Wartime Oil & Vinegar Dressing


A basic Oil & Vinegar dressing that can be used as is or made into 4 more variations of dressings just by adding one ingredient for each of the other variations. What I love about this dressing is not only the flavor or that it only makes 3/4 of a cup at a time making it fresh for every salad, but that it only takes a few minutes to put together.

This recipe came from a book called Grandma’s Wartime Kitchen by Joanne Lamb Hayes. In it, Joanne wrote that in 1942 Wesson Oil helped the wartime wives by sharing a “Quick Change” recipe that offered a basic dressing recipe plus add-ins to use for different types of salads, this is a similar recipe to that one. Add pickle relish for a green salad, honey for a fruit salad, horseradish for mixed salads and tomato juice for seafood salads.






In a container with a leakproof lid add the

vinegar, mustard, salt, sugar and pepper.

Cover and shake to combine.



Add the oil.



Shake well then serve.


Wartime Oil & Vinegar Dressing




  • 1/4 cup apple cider or wine vinegar
  • 1/2 tsp dry mustard
  • 1/2 tsp salt (or to taste)
  • 1/2 tsp granulated sugar
  • 1/8 tsp ground white pepper
  • 1/2 cup vegetable oil


  1. In a small leakproof container with a lid combine vinegar, mustard, salt, sugar and pepper.
  2. Cover and shake to combine.
  3. Add the oil, cover and shake to combine then serve.

VARIATIONS: Add 3 Tbsp. of any of the following:

  1. Pickle relish for green salad.
  2. Honey for fruit salad.
  3. Horseradish for mixed greens.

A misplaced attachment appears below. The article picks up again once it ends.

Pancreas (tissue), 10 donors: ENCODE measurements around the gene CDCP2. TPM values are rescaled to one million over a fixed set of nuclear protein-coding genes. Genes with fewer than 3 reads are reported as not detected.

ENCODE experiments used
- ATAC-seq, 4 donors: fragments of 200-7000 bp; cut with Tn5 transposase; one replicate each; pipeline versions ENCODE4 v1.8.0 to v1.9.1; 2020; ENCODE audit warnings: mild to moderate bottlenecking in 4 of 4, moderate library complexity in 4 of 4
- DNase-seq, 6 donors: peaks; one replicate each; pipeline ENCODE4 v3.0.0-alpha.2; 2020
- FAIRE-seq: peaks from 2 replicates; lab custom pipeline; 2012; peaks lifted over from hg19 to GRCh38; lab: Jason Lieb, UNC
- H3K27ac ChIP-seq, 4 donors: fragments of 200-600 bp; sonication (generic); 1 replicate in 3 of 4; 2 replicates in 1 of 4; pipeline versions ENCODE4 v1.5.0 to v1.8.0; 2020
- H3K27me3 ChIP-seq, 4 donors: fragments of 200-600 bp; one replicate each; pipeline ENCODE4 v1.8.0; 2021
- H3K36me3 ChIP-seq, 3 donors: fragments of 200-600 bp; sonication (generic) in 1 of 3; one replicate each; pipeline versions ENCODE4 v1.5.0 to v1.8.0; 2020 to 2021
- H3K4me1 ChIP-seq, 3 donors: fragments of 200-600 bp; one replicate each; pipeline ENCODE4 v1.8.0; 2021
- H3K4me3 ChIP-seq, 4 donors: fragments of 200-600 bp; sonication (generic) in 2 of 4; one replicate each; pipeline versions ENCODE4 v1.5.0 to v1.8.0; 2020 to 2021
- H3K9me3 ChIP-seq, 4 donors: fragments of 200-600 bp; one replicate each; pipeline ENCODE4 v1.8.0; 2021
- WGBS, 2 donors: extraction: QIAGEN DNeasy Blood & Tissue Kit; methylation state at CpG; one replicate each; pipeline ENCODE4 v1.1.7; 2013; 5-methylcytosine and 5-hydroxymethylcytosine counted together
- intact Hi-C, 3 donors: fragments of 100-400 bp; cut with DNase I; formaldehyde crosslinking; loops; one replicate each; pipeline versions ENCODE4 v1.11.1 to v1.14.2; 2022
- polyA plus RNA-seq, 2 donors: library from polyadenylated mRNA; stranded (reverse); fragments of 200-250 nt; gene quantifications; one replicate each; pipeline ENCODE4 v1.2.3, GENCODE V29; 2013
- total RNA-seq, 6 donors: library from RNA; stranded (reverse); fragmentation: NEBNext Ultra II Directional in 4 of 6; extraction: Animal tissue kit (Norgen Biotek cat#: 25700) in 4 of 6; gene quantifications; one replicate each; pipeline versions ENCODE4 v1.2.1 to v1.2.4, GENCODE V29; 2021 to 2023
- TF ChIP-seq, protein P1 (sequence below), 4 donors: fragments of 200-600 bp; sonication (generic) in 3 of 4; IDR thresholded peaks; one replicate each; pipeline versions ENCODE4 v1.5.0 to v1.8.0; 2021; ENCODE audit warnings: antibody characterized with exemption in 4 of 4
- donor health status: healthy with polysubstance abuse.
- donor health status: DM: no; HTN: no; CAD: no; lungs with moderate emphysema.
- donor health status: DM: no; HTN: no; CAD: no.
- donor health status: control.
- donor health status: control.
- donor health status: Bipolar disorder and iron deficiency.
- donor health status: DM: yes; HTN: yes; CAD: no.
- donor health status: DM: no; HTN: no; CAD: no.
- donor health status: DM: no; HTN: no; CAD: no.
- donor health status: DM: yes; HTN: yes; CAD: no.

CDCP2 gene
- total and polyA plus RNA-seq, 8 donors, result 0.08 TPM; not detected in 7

4. Tomato juice for seafood.


Categories: Salad/Dressings


  1. I love homemade dressings. I just noticed you have several different salad dressing recipes. I’m gonna have to give this one a try and check out all the other salad dressing recipes

  2. A great base for personalizing the dressing for the occasion. I do this with balsamic vinegar and avocado oil, putting in whatever herbs suit me at the moment. With a plethora of Penzey’s spices to choose from, we have some interesting combinations.

    A current fave (from yesterday!) was the above, using Sandwich Sprinkle, Trinidad, and Greek, on a mixture of tomato, avocado, chicken cubes, orange bell pepper, artichoke hearts, and fresh mozzarella cubes – served over Romaine leaves, and sprinkled with pistachio nuts – with Triscuits to accompany for crunch.


    Virtual hugs,


    • WOW! What a fabulous combination Judilyn! Dressings are so simple to make yet people buy the expensive processed junk from the store. My husband loves the homemade dressings. Me….I don’t eat enough veggies but I am trying to change…lol

      • I’m with you on that, Diane.

        The shop bought stuff is full of all sorts of additives and preservatives and so on. At least this way you know exactly what is in there and it tastes a whole lot better as well.

  3. This brought to mind my family’s way of pinching pennies by making homemade mayonnaise with left over homemade sweet pickle juice. Company or Ice Circle pickles… Bread and Butter pickles would be a nice flavour too with the added mustard seed flavouring in the brine.

      • Me too! I have my great grams entire cookbook collection. It’s really fun to page through some of them. Because you can see how cooking has changed and yet how it’s stayed the same.

        Plus, some of those old recipes are better than the stuff we’re getting today.

      • They definitely can be better! The thing I notice the most is how they have downsized the products we buy today like boxed products, soups etc. compared to back then. It is usually only an ounce but I’m sure it changes the recipe.

      • Agreed. What also gets me is the minimalist recipes. And tips on how to leftovers and how to “remake” them or add to them to create a different meal

  4. There are just about endless permutations and you cannot go far wrong. I was just thinking that you mention using tomato juice for the seafood version and I reckon clamato juice would go well instead although I have not tried it, I only had the idea about a minute ago so thanks for prompting it!

    I see you use a two to one ratio of oil to vinegar whereas I was always told that three to one is the classic proportions but I suppose it is all a matter of taste.

Leave a Reply